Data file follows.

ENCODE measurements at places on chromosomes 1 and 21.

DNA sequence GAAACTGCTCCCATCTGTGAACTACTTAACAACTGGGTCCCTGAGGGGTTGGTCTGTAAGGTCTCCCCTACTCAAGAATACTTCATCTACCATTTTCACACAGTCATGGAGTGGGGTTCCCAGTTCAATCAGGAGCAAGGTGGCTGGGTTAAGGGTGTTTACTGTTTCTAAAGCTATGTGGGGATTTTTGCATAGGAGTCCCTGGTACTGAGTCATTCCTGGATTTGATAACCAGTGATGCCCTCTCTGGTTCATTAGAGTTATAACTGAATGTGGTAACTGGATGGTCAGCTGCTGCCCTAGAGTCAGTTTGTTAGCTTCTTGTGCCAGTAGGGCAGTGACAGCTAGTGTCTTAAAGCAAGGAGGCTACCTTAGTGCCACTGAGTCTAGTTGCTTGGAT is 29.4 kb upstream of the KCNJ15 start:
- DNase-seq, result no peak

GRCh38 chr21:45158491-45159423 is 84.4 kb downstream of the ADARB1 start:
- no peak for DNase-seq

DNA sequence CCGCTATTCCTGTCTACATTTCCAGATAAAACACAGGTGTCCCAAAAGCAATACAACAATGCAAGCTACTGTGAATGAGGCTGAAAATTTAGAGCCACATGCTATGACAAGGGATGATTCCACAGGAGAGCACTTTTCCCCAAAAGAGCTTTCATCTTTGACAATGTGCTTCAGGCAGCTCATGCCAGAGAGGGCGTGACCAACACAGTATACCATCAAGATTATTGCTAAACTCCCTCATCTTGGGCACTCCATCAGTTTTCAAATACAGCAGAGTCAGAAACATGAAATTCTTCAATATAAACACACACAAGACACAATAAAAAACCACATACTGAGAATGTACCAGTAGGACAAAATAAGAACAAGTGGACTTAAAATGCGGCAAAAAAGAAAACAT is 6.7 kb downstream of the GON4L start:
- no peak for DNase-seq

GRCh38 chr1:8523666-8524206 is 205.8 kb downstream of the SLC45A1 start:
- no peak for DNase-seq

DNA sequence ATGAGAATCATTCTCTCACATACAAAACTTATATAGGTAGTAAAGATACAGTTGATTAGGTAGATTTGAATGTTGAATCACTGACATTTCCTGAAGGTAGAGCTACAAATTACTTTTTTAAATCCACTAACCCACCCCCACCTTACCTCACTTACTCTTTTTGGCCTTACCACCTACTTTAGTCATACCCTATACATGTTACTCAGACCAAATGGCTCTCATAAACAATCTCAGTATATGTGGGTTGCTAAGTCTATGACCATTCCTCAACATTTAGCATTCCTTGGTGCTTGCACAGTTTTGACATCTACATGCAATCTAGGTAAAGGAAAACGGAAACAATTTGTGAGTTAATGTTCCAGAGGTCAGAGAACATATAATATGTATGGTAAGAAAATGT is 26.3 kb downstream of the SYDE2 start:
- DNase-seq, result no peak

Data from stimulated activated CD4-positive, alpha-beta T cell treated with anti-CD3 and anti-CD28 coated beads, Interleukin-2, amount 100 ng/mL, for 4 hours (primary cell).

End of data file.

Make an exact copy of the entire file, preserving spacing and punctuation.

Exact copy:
ENCODE measurements at places on chromosomes 1 and 21.

DNA sequence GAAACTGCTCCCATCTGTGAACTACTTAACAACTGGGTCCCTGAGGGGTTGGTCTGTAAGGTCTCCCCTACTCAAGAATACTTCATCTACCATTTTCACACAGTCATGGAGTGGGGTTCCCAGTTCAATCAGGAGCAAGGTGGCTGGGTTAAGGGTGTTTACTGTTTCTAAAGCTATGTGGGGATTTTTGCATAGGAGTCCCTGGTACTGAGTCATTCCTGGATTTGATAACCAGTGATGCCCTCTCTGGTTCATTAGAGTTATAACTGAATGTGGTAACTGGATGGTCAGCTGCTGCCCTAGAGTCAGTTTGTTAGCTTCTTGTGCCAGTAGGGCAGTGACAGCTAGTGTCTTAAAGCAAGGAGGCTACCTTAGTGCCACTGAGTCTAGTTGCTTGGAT is 29.4 kb upstream of the KCNJ15 start:
- DNase-seq, result no peak

GRCh38 chr21:45158491-45159423 is 84.4 kb downstream of the ADARB1 start:
- no peak for DNase-seq

DNA sequence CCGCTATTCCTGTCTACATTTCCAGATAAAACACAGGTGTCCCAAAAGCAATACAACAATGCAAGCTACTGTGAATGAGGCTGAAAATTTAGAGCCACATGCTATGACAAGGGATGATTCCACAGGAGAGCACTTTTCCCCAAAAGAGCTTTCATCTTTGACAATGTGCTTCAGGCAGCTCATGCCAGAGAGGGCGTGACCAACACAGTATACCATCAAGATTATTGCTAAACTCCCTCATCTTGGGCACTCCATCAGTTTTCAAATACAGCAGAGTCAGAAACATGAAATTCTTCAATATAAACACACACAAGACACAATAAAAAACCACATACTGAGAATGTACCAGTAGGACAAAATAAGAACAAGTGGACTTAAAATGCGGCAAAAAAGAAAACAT is 6.7 kb downstream of the GON4L start:
- no peak for DNase-seq

GRCh38 chr1:8523666-8524206 is 205.8 kb downstream of the SLC45A1 start:
- no peak for DNase-seq

DNA sequence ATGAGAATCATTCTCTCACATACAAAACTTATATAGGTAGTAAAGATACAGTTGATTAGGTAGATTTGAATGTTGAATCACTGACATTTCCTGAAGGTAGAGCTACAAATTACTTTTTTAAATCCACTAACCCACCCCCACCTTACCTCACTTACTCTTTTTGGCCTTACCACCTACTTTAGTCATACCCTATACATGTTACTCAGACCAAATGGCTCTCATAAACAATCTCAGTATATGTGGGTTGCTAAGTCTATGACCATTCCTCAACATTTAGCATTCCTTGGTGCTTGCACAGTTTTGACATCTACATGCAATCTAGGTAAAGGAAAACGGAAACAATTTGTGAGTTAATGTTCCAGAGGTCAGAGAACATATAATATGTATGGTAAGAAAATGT is 26.3 kb downstream of the SYDE2 start:
- DNase-seq, result no peak

Data from stimulated activated CD4-positive, alpha-beta T cell treated with anti-CD3 and anti-CD28 coated beads, Interleukin-2, amount 100 ng/mL, for 4 hours (primary cell).